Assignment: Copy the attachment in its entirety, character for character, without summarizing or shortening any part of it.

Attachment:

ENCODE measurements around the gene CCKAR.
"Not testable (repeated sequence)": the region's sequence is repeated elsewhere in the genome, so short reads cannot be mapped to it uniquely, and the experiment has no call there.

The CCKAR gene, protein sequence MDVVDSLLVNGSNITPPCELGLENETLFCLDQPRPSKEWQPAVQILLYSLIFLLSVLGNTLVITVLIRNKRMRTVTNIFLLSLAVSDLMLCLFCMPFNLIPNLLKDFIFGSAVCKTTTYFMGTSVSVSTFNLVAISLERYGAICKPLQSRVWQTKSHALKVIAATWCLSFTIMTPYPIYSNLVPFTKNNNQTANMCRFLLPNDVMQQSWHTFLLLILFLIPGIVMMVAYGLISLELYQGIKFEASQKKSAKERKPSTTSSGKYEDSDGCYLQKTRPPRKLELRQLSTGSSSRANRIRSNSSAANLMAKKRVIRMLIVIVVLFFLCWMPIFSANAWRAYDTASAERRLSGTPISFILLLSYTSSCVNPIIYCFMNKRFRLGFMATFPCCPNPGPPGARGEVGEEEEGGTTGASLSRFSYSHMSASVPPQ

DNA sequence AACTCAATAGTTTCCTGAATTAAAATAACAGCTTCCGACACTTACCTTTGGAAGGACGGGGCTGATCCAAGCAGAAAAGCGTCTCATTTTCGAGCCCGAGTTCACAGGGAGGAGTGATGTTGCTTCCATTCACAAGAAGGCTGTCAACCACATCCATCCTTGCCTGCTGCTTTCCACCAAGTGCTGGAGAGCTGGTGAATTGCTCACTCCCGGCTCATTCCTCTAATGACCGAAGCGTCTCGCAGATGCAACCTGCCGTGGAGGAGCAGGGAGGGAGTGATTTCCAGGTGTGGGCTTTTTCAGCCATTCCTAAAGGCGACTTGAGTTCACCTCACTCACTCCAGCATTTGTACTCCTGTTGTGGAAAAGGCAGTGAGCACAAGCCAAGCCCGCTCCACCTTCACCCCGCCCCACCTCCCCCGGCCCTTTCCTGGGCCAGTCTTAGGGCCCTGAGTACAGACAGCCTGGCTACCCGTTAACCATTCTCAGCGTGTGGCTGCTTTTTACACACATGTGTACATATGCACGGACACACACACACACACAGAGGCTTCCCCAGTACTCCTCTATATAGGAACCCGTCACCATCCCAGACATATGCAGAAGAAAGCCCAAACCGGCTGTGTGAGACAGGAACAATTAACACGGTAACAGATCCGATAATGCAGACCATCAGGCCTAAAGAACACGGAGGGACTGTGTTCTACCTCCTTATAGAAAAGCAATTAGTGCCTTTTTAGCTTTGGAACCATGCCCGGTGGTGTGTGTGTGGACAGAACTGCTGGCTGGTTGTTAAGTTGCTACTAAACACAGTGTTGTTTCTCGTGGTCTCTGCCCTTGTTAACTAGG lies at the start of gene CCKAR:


ENCODE measurements around the gene CCKAR.
"Not testable (repeated sequence)": the region's sequence is repeated elsewhere in the genome, so short reads cannot be mapped to it uniquely, and the experiment has no call there.

The CCKAR gene, protein sequence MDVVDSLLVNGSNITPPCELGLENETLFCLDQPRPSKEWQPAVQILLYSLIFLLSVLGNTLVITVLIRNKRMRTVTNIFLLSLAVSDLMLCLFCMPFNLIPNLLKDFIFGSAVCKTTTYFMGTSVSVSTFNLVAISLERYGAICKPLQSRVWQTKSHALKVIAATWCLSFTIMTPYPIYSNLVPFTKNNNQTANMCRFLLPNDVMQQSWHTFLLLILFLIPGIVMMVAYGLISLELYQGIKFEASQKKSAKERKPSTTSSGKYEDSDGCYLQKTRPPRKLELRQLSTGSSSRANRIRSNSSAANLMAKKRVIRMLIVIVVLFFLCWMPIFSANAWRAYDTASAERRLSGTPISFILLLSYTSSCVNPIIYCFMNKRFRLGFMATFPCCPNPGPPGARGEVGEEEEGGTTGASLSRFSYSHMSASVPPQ

DNA sequence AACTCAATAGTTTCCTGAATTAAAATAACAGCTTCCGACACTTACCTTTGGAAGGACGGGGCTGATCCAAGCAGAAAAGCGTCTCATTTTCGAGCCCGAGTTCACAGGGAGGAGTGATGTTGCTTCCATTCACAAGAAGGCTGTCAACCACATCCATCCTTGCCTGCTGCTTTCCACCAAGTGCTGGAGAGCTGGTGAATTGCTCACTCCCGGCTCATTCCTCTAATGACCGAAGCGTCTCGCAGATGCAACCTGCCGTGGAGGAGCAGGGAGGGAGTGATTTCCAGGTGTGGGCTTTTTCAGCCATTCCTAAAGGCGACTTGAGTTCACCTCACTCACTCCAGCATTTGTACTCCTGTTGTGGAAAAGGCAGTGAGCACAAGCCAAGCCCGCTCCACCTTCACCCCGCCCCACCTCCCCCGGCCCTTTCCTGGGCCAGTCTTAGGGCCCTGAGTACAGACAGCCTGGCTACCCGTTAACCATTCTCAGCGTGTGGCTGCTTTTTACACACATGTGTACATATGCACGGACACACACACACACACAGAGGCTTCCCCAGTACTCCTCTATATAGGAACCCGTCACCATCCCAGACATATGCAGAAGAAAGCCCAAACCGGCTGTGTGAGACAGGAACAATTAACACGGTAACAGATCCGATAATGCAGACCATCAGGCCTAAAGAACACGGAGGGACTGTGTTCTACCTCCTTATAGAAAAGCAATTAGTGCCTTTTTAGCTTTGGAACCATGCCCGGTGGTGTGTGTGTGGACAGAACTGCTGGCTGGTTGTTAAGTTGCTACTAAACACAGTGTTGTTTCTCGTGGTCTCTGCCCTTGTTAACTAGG lies at the start of gene CCKAR: